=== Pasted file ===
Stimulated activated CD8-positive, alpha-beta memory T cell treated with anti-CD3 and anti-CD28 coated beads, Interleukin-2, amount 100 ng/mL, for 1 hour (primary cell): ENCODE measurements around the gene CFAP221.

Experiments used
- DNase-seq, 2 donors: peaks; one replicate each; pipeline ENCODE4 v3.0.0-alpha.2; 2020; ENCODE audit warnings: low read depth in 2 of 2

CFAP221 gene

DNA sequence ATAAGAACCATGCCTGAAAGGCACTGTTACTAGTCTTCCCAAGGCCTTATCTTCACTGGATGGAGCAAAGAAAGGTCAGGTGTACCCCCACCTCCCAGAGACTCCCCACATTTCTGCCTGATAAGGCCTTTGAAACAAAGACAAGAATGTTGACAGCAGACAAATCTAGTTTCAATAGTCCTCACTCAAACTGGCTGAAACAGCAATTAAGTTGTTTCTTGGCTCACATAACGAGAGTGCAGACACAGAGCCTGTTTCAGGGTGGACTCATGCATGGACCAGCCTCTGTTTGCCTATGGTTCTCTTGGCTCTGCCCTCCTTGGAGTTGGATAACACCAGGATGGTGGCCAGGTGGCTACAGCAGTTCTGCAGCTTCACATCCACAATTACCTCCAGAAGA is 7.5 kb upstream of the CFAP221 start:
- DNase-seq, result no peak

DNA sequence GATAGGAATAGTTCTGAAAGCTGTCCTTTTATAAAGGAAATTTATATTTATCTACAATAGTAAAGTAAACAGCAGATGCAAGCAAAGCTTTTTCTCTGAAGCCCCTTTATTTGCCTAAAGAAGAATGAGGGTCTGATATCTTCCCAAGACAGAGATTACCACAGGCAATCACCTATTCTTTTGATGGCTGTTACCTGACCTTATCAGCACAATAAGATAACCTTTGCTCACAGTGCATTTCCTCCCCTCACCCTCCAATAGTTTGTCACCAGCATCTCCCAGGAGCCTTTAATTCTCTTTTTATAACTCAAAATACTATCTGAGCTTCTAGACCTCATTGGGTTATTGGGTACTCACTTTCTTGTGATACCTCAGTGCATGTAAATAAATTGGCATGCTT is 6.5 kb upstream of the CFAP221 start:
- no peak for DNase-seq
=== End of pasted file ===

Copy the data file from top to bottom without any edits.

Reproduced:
Stimulated activated CD8-positive, alpha-beta memory T cell treated with anti-CD3 and anti-CD28 coated beads, Interleukin-2, amount 100 ng/mL, for 1 hour (primary cell): ENCODE measurements around the gene CFAP221.

Experiments used
- DNase-seq, 2 donors: peaks; one replicate each; pipeline ENCODE4 v3.0.0-alpha.2; 2020; ENCODE audit warnings: low read depth in 2 of 2

CFAP221 gene

DNA sequence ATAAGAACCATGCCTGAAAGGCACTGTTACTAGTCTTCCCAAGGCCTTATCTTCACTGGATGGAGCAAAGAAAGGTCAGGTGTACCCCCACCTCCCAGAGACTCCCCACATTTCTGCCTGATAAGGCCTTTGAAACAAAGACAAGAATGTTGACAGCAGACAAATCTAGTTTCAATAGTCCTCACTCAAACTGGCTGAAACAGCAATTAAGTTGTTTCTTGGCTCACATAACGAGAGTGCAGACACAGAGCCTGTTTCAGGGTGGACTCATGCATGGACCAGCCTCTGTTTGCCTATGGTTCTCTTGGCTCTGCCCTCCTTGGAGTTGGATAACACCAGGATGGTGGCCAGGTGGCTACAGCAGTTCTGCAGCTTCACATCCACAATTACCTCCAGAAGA is 7.5 kb upstream of the CFAP221 start:
- DNase-seq, result no peak

DNA sequence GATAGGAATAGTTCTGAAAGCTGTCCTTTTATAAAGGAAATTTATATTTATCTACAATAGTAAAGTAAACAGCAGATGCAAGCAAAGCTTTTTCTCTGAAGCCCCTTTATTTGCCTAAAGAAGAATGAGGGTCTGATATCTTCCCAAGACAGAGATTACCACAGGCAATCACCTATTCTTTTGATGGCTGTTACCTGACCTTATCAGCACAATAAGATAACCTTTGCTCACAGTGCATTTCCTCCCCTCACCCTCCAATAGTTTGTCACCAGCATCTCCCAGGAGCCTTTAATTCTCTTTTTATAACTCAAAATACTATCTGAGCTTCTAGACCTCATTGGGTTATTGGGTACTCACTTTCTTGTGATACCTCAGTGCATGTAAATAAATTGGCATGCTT is 6.5 kb upstream of the CFAP221 start:
- no peak for DNase-seq